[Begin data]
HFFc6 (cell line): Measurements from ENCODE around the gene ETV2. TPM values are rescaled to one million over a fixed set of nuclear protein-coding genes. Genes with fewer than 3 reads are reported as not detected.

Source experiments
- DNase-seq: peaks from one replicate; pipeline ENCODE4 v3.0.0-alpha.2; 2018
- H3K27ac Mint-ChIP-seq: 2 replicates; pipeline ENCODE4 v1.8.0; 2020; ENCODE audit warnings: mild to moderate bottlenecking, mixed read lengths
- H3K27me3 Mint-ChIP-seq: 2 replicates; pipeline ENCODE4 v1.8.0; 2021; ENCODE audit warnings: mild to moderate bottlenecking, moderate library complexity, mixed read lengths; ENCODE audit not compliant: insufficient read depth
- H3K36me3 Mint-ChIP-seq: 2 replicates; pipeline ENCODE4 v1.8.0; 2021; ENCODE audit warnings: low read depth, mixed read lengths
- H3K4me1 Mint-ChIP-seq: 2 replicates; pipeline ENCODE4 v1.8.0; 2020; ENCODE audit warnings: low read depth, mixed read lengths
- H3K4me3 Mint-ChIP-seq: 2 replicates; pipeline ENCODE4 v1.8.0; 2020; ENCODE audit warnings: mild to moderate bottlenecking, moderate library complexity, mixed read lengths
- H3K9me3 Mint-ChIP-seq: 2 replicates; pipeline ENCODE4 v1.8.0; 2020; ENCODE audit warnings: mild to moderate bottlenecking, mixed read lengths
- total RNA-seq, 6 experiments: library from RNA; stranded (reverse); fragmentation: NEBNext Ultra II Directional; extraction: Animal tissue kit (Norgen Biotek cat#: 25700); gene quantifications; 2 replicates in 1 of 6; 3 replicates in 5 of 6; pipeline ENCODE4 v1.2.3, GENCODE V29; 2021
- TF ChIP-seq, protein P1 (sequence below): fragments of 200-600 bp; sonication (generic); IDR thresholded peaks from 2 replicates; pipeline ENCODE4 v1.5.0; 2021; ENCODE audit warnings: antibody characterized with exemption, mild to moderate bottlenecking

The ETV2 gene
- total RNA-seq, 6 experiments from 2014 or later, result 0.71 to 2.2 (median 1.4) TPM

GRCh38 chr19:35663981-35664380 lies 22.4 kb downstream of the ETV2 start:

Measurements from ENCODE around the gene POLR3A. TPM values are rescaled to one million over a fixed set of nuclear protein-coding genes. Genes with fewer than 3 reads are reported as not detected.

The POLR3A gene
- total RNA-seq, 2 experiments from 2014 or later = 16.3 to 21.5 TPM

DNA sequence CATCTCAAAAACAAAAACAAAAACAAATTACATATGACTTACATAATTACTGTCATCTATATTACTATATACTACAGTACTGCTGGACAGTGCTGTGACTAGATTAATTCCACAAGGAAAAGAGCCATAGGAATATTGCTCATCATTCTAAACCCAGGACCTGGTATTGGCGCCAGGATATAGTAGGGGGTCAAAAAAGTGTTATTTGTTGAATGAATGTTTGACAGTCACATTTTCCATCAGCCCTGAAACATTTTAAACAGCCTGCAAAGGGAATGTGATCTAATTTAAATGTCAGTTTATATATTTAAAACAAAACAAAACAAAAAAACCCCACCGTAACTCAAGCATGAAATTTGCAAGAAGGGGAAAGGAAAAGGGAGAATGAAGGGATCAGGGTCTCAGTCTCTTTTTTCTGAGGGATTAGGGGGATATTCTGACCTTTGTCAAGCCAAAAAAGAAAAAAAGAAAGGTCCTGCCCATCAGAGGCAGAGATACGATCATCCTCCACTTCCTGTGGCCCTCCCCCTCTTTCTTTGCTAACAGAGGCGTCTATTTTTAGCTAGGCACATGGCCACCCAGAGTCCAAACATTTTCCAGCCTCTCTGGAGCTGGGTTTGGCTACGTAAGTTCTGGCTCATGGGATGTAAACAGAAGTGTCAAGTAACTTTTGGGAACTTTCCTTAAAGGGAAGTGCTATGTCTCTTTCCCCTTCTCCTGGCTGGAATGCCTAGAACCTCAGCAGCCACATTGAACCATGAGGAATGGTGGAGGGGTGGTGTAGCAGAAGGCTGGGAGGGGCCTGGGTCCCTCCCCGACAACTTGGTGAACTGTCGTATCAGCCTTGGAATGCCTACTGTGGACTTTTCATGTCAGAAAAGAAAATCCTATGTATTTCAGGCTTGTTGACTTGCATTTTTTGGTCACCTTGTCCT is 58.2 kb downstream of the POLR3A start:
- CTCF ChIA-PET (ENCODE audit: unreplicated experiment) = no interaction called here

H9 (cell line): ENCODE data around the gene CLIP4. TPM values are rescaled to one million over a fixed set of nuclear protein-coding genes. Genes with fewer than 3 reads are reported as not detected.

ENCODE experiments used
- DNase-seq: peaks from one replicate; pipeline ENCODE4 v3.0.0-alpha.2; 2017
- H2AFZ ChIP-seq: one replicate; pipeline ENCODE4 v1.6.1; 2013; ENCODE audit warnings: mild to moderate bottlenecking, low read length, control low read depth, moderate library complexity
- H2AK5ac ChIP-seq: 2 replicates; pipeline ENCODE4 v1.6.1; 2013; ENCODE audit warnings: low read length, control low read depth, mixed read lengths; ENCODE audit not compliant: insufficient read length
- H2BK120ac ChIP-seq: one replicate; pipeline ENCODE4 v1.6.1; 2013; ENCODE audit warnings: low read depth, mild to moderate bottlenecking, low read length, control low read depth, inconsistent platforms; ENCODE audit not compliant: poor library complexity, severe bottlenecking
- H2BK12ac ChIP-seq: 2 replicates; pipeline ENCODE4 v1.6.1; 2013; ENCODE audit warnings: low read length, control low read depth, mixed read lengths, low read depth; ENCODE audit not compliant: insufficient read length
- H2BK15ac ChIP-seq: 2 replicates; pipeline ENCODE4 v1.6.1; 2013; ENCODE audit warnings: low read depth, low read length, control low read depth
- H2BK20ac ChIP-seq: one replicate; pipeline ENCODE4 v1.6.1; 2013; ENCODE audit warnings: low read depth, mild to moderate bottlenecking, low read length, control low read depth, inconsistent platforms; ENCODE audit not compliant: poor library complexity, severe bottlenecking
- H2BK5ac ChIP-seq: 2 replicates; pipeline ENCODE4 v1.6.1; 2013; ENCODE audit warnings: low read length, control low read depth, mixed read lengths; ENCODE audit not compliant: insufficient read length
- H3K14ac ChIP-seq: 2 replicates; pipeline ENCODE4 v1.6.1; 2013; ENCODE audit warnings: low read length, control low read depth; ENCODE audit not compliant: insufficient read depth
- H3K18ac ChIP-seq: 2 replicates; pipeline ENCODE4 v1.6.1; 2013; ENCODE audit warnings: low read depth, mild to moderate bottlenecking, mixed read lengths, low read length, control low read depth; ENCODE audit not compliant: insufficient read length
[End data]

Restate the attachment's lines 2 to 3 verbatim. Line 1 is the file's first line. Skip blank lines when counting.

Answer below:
Source experiments
- DNase-seq: peaks from one replicate; pipeline ENCODE4 v3.0.0-alpha.2; 2018